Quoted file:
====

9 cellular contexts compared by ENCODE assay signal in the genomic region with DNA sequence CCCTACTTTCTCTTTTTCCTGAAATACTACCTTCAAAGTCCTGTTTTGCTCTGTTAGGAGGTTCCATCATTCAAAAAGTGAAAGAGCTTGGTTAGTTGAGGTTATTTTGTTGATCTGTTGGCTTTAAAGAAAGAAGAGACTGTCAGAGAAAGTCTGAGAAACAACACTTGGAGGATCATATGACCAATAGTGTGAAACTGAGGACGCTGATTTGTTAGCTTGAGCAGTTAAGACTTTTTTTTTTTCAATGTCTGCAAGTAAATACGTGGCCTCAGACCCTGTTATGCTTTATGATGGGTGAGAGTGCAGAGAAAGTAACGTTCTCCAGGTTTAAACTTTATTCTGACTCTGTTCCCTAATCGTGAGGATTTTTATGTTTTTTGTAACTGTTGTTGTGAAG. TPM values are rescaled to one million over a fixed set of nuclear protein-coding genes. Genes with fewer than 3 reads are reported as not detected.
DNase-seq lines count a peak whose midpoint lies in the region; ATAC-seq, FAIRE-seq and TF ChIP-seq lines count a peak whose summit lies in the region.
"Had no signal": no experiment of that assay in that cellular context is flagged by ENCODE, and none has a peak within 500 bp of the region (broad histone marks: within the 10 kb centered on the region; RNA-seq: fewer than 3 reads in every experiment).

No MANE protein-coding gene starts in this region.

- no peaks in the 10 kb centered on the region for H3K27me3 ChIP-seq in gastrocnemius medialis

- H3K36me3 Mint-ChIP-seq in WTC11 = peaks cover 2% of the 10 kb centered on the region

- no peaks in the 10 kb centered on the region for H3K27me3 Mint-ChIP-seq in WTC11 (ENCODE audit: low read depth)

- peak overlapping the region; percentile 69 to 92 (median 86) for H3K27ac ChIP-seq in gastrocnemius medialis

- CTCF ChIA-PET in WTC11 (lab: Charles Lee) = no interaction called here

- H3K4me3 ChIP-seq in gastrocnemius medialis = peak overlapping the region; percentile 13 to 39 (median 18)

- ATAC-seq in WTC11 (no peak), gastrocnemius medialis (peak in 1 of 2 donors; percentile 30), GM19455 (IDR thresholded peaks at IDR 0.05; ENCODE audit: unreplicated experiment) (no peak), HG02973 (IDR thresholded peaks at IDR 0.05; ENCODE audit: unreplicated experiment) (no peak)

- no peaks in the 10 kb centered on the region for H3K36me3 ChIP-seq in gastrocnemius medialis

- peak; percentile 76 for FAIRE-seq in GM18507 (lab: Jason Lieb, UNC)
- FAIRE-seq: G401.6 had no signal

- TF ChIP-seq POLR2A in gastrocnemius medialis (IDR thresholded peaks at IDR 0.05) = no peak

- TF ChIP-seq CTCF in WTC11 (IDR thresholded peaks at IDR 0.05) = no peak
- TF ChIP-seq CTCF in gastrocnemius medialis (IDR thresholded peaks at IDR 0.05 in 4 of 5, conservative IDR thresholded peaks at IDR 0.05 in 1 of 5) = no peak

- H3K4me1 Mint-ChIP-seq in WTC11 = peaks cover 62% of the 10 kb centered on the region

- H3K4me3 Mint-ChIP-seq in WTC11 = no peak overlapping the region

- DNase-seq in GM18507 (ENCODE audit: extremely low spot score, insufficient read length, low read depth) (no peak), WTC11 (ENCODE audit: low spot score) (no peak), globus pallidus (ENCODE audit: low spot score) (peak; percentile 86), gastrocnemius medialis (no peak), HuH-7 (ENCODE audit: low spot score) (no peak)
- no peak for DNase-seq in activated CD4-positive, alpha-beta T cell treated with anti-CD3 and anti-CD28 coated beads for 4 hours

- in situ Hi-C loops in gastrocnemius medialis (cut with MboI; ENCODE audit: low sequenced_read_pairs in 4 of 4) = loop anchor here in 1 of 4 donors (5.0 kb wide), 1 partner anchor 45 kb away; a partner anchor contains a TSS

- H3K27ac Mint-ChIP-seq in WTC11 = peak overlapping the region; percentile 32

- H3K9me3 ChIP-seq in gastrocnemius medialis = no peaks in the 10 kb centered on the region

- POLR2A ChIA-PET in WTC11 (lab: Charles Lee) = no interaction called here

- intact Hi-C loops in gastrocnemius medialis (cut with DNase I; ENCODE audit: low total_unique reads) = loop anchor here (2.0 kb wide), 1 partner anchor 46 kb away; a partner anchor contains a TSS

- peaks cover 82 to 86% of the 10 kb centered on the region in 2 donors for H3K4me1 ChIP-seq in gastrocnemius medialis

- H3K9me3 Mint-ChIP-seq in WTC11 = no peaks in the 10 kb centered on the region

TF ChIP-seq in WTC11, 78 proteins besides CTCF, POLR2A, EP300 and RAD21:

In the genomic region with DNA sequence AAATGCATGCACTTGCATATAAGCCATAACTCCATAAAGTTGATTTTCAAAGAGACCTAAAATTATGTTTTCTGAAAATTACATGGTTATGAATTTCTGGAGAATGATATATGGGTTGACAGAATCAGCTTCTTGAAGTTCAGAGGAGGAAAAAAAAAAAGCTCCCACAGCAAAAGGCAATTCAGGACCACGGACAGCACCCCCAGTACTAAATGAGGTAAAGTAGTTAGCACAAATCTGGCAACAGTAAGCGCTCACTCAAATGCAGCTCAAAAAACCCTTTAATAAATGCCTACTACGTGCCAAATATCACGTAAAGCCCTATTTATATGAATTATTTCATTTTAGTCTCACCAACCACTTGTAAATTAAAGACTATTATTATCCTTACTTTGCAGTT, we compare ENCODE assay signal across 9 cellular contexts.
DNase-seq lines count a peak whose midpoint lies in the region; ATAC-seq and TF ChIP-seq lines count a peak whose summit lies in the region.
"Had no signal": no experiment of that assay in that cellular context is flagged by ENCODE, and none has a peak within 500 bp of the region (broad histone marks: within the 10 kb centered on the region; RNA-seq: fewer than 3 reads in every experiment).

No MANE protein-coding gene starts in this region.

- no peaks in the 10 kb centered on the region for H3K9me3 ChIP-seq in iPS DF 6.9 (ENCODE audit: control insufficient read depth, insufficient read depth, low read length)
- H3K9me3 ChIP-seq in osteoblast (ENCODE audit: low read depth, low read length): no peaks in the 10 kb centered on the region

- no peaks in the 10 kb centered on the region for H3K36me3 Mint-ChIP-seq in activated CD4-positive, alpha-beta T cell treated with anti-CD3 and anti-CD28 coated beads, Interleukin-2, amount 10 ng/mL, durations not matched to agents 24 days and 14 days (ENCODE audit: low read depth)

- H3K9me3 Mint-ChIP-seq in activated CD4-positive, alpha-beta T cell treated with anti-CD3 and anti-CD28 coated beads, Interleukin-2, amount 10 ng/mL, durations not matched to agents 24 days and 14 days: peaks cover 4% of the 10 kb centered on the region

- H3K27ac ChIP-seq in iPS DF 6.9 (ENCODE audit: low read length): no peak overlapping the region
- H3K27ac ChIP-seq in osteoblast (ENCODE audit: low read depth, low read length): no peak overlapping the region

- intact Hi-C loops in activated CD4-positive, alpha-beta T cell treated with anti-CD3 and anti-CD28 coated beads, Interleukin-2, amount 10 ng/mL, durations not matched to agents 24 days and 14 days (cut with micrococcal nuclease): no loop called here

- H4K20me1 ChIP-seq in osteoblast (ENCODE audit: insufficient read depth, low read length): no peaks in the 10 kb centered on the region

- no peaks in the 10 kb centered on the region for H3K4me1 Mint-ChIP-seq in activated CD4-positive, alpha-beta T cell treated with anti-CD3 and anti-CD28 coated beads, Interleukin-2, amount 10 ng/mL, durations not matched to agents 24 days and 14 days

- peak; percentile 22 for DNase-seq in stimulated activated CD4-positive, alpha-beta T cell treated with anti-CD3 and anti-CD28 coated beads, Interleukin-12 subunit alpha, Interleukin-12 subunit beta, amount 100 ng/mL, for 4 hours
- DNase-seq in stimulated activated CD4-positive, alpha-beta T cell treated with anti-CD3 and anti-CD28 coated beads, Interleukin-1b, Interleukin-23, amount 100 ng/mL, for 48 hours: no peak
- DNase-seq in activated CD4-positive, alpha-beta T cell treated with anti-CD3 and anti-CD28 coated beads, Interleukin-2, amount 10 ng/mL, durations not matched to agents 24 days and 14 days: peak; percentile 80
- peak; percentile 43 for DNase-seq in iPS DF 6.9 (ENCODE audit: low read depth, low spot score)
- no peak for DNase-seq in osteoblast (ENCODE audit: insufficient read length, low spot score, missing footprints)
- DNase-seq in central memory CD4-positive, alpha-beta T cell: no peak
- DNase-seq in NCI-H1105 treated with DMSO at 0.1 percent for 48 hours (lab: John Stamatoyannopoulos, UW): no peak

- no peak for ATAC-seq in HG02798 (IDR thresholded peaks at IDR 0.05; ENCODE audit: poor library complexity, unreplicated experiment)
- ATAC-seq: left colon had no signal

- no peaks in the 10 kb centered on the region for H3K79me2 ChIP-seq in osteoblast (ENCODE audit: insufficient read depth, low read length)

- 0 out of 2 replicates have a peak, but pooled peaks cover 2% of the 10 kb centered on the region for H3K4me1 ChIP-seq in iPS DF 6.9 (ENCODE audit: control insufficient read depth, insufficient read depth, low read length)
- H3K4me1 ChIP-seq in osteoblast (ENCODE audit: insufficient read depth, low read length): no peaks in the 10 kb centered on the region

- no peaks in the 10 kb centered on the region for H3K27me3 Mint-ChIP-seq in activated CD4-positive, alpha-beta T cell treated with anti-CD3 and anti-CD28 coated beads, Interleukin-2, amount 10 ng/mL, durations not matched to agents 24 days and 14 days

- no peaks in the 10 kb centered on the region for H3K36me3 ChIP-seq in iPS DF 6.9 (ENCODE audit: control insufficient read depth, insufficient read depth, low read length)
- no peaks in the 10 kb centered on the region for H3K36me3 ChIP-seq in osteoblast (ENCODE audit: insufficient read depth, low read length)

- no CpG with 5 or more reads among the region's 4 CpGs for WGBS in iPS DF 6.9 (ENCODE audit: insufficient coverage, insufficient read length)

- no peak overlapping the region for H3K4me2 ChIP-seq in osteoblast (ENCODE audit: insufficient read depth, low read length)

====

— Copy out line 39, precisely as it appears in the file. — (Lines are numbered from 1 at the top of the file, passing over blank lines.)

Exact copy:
- H3K27ac ChIP-seq in osteoblast (ENCODE audit: low read depth, low read length): no peak overlapping the region